This course will develop an understanding of research methods and strategies that manifest themselves in a variety of disciplines and intellectual pursuits. Research methodology, in this context, includes both research done for academic pursuits as well as that which is pursued for personal interest. Methods of analysis, of discerning the importance and nature of differing sources, and the pursuit of further study are all significant parts of the activities that embody research.
Students who are gifted have learning needs that go beyond what is traditionally offered in the regular classroom. The nature of their abilities, demonstrated or latent, requires differentiated learning experiences and opportunities for them to maximize their potential. Teachers need to develop the depth and quality of their students’ experiences while adjusting the pace to meet individual needs.
This gifted course has been designed for the teacher to select and teach only the appropriate standards corresponding to a student’s individual instructional needs.
Major Concepts/Content. The purpose of this course is to provide appropriately individualized curricula for students who are gifted.
The content should include, but not be limited to the following:
- develop a broad range of research methods
- pursue further study in areas and ideas of significant interest
- use research methodology appropriate for a selected discipline or area of study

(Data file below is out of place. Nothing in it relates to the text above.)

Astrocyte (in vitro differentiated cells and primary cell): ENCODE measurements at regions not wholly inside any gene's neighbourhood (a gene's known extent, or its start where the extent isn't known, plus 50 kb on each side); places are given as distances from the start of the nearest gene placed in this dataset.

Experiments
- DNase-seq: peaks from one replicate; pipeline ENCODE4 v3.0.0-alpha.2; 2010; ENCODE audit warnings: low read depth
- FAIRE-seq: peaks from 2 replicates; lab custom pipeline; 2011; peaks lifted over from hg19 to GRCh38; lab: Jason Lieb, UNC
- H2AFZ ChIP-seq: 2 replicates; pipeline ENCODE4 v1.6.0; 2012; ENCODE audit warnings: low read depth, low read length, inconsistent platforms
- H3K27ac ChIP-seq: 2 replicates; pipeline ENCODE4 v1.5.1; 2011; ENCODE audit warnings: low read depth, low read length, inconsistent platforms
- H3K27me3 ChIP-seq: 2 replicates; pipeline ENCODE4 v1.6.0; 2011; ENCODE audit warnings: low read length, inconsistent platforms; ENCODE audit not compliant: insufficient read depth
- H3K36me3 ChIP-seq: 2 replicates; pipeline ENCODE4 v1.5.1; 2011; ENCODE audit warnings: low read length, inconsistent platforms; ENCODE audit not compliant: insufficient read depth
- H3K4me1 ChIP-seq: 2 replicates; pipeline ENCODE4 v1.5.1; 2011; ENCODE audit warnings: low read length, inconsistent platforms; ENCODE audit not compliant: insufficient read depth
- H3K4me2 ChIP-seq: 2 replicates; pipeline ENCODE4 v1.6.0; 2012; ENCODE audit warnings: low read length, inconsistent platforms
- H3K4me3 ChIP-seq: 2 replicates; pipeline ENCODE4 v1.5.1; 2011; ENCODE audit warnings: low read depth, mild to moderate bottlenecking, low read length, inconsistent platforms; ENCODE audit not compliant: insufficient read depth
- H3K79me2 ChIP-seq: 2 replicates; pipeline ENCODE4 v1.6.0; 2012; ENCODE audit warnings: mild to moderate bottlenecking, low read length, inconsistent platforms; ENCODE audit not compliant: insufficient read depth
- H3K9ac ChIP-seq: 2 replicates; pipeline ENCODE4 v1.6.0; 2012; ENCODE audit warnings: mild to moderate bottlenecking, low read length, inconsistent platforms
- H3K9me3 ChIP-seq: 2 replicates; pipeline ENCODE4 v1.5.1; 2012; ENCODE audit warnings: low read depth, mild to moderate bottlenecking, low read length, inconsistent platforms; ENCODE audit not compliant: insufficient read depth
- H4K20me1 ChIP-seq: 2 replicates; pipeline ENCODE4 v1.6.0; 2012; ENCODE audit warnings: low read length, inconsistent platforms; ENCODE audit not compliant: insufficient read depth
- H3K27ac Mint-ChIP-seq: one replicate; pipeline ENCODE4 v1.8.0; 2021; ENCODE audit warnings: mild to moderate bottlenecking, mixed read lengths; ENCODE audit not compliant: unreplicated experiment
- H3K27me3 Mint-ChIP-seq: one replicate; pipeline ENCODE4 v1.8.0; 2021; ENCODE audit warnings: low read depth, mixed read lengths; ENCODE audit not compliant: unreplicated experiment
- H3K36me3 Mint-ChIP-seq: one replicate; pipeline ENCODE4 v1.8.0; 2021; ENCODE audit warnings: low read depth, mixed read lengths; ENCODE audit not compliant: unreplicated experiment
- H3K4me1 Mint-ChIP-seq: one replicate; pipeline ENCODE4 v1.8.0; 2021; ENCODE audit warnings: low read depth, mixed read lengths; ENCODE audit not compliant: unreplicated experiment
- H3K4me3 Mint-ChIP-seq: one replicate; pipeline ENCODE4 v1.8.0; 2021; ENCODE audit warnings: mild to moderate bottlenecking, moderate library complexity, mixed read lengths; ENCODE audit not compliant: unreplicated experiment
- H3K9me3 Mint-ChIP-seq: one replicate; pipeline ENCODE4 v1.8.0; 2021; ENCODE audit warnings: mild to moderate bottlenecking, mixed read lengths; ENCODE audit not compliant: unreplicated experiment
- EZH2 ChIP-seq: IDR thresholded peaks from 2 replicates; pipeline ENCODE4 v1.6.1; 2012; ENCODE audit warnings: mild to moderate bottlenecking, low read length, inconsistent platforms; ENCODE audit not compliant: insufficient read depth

- conduct and integrate research in multiple fields/studies
- employ primary and secondary resource materials in research methods
- apply the use of technology to search for information, manage projects
- explore creative expression through a variety of cognitive avenues
- produce a variety of meaningful products
Teaching from well-written, grade-level instructional materials enhances students’ content area knowledge and also strengthens their ability to comprehend longer, complex reading passages on any topic for any reason. Using the following instructional practices also helps student learning:
1. Reading assignments from longer text passages as well as shorter ones when text is extremely complex.
2. Making close reading and rereading of texts central to lessons.
3. Asking high-level, text-specific questions and requiring high-level, complex tasks and assignments.
4. Requiring students to support answers with evidence from the text.
5. Providing extensive text-based research and writing opportunities (claims and evidence).
This entire course may not be mastered in one year. A student may earn multiple credits in this course. The particular course requirements that the student should master to earn each credit must be specified on an individual basis.
Instructional activities used to meet course requirements and address individual student needs may occur in schools, communities, museums, institutions of higher education, or other appropriate scientific or cultural organizations. Instruction in these settings may require that students acquire specialized knowledge and skills, including the use of advanced technology, special tools, and equipment; terminology; and methodologies essential to the student’s research.
It is necessary to implement a combination of research-based standards and strategies that have been proven successful in accelerating the development of research skills in gifted students. The instructional approaches should meet the needs of each student based on results of individual portfolios, assessments, and progress monitoring.